Hamdi Ali Osman spent four years behind bars in Kentucky awaiting trial for a federal sex-trafficking case that imploded last month when a Court of Appeals judge found that the main investigator — a St. Paul police sergeant — possibly fabricated evidence.
Osman’s patience, daily prayers and refusal to accept plea deals paid off when the case against her was dismissed in early March following the judge’s scathing order.
Freed from jail just under a month ago, Osman filed suit Thursday in federal court against the City of St. Paul, the St. Paul Police Department, Sgt. Heather Weyker and three of Weyker’s unnamed supervisors.
Osman is seeking $12 million in damages.
The 26-year-old said the case cost her six years of her life, two of them on electronic home monitoring from 2012 to 2014.
“I’m ready for it,” Osman said of her attempt to reclaim her reputation and hold St. Paul police accountable.
“I feel like I deserve it for all the time that I’ve lost, for everything that I’ve been through,” Osman said. “I never imagined that someone could lie about you like that and then your freedom being taken away from something like that.”
The Sixth U.S. Circuit Court of Appeals issued a decision on March 2 clearing the names of three Minnesota men who were convicted in 2012 for their alleged role in the case charged in 2010. The judge wrote that Weyker, the lead investigator, lied to a grand jury, that her handwritten notes didn’t match her final reports, that she “likely” exaggerated or fabricated aspects of the case and that the whole thing “may be fictitious.”
On March 8, the U.S. attorney’s office for the Middle District of Tennessee issued a statement saying that it was dropping charges against the remaining 16 defendants.
Thirty defendants had originally been charged, accused of forcing girls, one as young as 12, into prostitution in Nashville and Ohio. Charges alleged that Osman, who was living in Nashville at the time, told one of the girls in 2008 that she would provide her with housing and food if the girl had sex with customers.
In an interview at her attorneys’ office Thursday, Osman denied those allegations. Her lawsuit states that she knew the girl from the Somali community in Minneapolis, where Osman was raised, and that she allowed the girl to stay until the girl’s mother arrived from Minnesota the next day to take her home.
The suit alleges that Osman’s Fourth, Fifth and 14th Amendment rights were violated and that the city and Weyker’s supervisors were liable for Weyker’s actions.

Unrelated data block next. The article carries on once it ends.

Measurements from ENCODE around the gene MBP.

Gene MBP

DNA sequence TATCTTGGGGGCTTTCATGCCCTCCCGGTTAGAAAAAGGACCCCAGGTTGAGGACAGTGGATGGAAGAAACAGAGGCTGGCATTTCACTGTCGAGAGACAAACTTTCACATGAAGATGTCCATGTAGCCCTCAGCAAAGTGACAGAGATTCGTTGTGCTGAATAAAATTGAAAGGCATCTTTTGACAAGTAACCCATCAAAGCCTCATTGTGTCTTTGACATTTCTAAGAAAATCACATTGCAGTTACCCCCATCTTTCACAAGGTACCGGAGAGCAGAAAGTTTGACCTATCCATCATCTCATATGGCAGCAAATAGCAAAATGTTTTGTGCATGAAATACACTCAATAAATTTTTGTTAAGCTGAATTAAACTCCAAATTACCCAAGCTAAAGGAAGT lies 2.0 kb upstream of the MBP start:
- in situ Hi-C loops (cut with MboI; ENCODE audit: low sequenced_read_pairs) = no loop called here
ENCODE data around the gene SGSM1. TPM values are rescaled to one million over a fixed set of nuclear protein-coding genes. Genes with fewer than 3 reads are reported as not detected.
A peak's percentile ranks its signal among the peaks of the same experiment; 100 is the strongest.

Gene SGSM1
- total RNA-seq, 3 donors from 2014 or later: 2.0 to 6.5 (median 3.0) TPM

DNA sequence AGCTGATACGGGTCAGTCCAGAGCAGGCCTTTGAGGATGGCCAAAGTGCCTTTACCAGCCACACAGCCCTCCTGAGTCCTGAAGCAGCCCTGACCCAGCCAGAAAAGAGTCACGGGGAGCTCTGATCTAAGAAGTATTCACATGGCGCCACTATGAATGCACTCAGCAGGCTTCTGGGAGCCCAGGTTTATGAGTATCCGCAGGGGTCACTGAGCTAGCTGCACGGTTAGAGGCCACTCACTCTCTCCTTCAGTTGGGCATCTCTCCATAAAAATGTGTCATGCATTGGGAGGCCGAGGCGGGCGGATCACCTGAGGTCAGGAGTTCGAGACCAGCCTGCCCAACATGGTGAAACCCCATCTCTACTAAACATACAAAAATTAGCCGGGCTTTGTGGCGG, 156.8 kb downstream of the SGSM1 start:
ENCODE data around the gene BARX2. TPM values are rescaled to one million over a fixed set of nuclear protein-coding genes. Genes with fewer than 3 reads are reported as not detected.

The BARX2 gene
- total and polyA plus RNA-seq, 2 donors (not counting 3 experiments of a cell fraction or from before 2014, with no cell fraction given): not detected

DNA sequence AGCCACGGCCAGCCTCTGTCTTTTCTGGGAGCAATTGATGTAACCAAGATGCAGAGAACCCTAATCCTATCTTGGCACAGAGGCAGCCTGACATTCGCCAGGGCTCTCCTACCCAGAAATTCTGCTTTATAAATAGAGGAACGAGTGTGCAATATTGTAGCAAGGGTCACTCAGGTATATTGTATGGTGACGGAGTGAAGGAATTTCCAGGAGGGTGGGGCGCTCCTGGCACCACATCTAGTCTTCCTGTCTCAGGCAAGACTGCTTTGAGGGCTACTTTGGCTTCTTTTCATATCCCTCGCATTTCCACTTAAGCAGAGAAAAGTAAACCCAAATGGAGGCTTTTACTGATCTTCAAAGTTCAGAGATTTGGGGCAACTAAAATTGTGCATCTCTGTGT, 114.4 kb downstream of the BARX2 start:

“Weyker fabricated evidence against Osman and her co-conspirators maliciously, willfully, with deliberate indifference to their liberty and constitutional rights, and in such a manner that shocks the conscience,” the lawsuit said.
Suit faults reports
Weyker took thousands of pages of notes that contained little to no reference to commercial sex, but later wrote reports and other documents focusing on sex-trafficking, according to the lawsuit, which said that the alleged victims had consensual sex with some of the defendants in the case.
“Weyker worked with almost no supervision by her employer…” the suit said. “For example, the vast majority of her reports were never reviewed or approved by her supervisors, in contravention of Department policy.”
Weyker, who joined the St. Paul police in 1997, was placed on paid administrative leave when the Court of Appeals decision was issued, and returned to noninvestigatory work the next week.
St. Paul police spokesman Steve Linders said Thursday that an internal affairs investigation into Weyker’s work remains on hold as the department awaits additional information from federal authorities. He declined to elaborate, or to discuss the lawsuit because of its pending status.
One of Osman’s three attorneys, Andrew Irlbeck, said Osman’s case was strong given the Court of Appeals decision and other judges’ earlier findings that Weyker’s work was flawed.
“We didn’t want to wait another day to file [the suit] because it’s already been six years,” said Irlbeck. “It looks like from what we’ve seen, the wrongdoing is on Weyker and she just sold [the case] to [federal prosecutors] and they just rolled with it.”
Long before the Court of Appeals decision, a district court judge had acquitted the three Minnesota men, saying that the prosecution’s two key witnesses were “unworthy of belief.”
In the short time she has been free, Osman has been holed up at home with her family, living the life of a “homebody” but hoping to find work and restart her life.
“Even though I did lose six years, I’m just blessed that I am out now and that the truth is out now,” she said flanked by Irlbeck and her other attorneys, Jeffrey Storms and Paul Applebaum. “I’m just happy that I am here today.”